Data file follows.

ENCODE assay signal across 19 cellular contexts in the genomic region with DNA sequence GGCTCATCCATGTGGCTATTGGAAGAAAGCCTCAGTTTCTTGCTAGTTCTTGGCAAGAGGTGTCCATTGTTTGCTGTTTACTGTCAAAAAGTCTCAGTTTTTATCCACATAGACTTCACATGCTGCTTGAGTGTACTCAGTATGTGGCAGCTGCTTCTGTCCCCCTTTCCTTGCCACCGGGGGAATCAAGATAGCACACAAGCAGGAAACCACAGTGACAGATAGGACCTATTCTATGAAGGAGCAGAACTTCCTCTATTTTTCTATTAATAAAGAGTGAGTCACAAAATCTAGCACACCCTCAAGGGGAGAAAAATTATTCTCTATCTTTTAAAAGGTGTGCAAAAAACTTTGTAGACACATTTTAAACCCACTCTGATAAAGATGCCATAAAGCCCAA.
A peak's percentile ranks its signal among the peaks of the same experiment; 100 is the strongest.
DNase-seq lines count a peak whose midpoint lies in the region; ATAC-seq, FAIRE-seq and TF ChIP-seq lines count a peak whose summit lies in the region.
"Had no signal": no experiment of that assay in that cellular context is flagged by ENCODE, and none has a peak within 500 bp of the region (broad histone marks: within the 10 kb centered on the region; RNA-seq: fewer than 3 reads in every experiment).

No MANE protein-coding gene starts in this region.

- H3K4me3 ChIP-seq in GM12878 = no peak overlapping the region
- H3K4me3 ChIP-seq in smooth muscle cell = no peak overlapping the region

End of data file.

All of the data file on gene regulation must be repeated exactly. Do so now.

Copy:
ENCODE assay signal across 19 cellular contexts in the genomic region with DNA sequence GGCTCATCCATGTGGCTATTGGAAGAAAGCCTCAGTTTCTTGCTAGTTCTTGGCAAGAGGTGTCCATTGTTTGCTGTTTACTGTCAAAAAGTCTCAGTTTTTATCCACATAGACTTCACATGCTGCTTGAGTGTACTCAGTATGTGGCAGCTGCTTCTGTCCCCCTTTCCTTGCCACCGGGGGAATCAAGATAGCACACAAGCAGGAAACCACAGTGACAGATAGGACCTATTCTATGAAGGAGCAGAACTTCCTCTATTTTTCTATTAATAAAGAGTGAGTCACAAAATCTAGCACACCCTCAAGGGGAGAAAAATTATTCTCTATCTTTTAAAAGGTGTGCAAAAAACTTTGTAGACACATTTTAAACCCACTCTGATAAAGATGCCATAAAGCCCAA.
A peak's percentile ranks its signal among the peaks of the same experiment; 100 is the strongest.
DNase-seq lines count a peak whose midpoint lies in the region; ATAC-seq, FAIRE-seq and TF ChIP-seq lines count a peak whose summit lies in the region.
"Had no signal": no experiment of that assay in that cellular context is flagged by ENCODE, and none has a peak within 500 bp of the region (broad histone marks: within the 10 kb centered on the region; RNA-seq: fewer than 3 reads in every experiment).

No MANE protein-coding gene starts in this region.

- H3K4me3 ChIP-seq in GM12878 = no peak overlapping the region
- H3K4me3 ChIP-seq in smooth muscle cell = no peak overlapping the region